The internet has proven to be a resource for Christians. It is a good resource for history, commentaries from sound Bible interpreters, answers to difficult questions, and information regarding the contents of the 66 books of God’s Word. It’s also a resource for bad information, wrong answers, and seemingly unloving people professing to have (and often possessing) accurate data and delivering it a way that isn’t gentle or humble.
In my experience, people often regard any form of correction, almost regardless of its delivery, as being mean. I’ve also noticed that even people who should be rather mature in their faith regard confidence in the truthfulness of a doctrine as evidence of unmitigated pride.
The complementarian/egalitarian debate provides some good examples of the incorrect accusations of pride. The Bible is crystal clear regarding women pastors and women preaching to the assembly of the whole church. I don’t wish to wade into those waters, so I’m not going into that detail here (see the excellent posts by a number of other TAU writers). I highlight that issue because of my incredulous feelings toward those who paint that as a gray area. It’s not that I refuse to discuss it or answer questions from people who are genuinely trying to learn—I’m happy to do that and point people to what the Bible says. What I refuse to do is to accept that a well-read believer in a teaching position considers the issue unclear and should then be treated like a child.
10 For there are many rebellious men, empty talkers and deceivers, especially those of the circumcision, 11 who must be silenced because they are upsetting whole families, teaching things they should not teach for the sake of sordid gain. 12 One of themselves, a prophet of their own, said, “Cretans are always liars, evil beasts, lazy gluttons.” 13 This testimony is true. For this reason reprove them severely so that they may be sound in the faith, 14 not paying attention to Jewish myths and commandments of men who turn away from the truth.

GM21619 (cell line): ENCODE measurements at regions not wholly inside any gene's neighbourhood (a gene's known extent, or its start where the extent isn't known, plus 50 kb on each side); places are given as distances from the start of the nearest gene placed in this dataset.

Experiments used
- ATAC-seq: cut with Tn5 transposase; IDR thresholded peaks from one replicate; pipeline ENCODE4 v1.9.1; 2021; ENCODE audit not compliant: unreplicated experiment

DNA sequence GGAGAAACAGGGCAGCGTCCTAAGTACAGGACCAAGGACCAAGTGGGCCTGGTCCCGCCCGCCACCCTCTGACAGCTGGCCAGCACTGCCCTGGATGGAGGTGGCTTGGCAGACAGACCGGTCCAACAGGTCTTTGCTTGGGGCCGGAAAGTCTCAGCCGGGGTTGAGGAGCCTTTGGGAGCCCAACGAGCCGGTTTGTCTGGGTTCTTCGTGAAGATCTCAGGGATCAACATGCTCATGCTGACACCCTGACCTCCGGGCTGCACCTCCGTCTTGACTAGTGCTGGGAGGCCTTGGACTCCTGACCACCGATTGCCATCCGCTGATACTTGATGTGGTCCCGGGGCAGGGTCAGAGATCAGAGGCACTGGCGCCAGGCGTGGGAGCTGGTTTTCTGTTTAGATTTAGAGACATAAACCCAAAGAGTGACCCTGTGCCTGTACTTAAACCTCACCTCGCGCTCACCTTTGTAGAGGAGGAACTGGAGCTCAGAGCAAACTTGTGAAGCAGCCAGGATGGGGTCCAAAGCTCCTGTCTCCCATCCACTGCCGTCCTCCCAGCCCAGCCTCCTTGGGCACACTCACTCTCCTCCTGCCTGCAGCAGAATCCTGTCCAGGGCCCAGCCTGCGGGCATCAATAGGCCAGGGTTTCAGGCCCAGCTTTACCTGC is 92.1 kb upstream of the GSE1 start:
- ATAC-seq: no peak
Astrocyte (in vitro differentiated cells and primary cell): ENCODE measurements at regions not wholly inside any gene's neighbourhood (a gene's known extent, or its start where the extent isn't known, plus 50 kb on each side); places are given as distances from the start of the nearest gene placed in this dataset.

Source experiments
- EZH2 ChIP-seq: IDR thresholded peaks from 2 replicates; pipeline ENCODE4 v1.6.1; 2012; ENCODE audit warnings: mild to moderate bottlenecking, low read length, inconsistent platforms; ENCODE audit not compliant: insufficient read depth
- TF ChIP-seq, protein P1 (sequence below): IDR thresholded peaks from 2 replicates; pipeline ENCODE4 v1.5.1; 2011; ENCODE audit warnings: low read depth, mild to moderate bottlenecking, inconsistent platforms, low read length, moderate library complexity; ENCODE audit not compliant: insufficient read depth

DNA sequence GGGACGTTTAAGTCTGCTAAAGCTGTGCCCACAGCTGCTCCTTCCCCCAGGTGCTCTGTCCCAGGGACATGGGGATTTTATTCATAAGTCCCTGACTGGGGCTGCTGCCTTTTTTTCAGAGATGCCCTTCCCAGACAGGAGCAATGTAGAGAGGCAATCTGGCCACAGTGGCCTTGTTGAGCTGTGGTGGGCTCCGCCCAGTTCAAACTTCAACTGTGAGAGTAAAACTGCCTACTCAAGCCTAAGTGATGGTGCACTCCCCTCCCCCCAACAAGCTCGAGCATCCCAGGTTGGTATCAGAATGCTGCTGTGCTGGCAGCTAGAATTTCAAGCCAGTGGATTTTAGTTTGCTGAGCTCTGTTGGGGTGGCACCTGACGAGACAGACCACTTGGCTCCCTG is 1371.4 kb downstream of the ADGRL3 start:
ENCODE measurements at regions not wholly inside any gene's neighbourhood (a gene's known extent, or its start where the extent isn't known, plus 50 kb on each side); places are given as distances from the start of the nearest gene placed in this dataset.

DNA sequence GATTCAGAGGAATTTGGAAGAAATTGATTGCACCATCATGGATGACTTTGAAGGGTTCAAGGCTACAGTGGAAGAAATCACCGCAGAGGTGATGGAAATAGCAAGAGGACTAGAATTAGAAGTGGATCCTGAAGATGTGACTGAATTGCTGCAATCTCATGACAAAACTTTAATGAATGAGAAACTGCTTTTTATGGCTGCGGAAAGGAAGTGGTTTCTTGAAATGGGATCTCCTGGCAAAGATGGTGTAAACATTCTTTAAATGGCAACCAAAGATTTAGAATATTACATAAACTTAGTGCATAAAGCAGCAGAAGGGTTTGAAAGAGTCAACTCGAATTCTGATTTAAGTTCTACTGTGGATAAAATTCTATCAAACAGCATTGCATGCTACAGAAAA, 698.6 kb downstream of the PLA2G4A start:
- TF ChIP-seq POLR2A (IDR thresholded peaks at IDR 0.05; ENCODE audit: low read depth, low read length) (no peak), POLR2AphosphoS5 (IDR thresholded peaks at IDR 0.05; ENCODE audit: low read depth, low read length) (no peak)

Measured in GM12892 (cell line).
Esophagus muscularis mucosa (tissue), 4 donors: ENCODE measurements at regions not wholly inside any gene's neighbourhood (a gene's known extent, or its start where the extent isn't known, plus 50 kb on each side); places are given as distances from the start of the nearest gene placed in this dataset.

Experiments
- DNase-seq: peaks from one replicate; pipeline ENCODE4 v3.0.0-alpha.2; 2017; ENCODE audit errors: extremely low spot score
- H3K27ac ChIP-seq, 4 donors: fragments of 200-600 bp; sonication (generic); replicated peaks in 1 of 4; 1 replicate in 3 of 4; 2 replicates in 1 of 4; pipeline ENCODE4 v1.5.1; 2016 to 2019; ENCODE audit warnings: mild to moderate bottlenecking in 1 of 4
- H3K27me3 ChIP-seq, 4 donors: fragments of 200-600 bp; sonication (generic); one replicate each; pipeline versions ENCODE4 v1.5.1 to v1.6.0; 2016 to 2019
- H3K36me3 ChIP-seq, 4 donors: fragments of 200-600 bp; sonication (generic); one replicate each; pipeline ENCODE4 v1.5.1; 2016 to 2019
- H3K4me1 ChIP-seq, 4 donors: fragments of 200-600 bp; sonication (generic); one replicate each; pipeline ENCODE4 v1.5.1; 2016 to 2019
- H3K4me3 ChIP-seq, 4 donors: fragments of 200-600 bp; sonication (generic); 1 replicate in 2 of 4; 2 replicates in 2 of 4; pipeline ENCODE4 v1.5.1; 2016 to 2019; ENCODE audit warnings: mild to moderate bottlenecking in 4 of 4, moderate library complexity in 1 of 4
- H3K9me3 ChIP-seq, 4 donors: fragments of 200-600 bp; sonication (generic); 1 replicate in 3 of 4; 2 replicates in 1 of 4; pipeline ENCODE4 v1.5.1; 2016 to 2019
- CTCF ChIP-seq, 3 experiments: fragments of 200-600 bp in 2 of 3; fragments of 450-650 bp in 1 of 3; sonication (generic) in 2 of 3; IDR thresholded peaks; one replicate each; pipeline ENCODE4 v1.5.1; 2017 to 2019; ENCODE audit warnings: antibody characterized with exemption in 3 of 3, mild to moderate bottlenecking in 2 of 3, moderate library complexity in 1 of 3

(Titus 1:10–14 NASB)
Paul urges Titus to reprove severely those who are deceiving and confusing others! Our culture won’t allow a gentle disagreement with deceivers, so it’s not surprising people take issue with strongly worded rebukes. The next time someone in error is corrected and you take issue with the tone or what was said, try to consider how seriously Paul took false teaching and the level of rebuke he called for to fix it. Jesus, our Lord and Savior full of meekness and grace, was gentle and patient with many people, but He was shockingly tough in dealing with the religious influencers of His day. He didn’t pat the Pharisees on the head and give them a hug and ask them to stop being hypocrites. He didn’t sit a Pharisee on his lap, rub his back, and ask him, “Have you not read?”
There’s no question we should be gentle and loving even in the midst of sharp disagreements. We needn’t be immature in how we interact with false teaching or use worldly tactics (e.g. strawman arguments, ad-hominems) to gain leverage in the debate. What we, as people of faith who believe certain ideas to be true, are to do is to compare what is being said with what the Word of God says. You can say something true about God in an unloving way, but it is impossible to say something false about God in a loving way.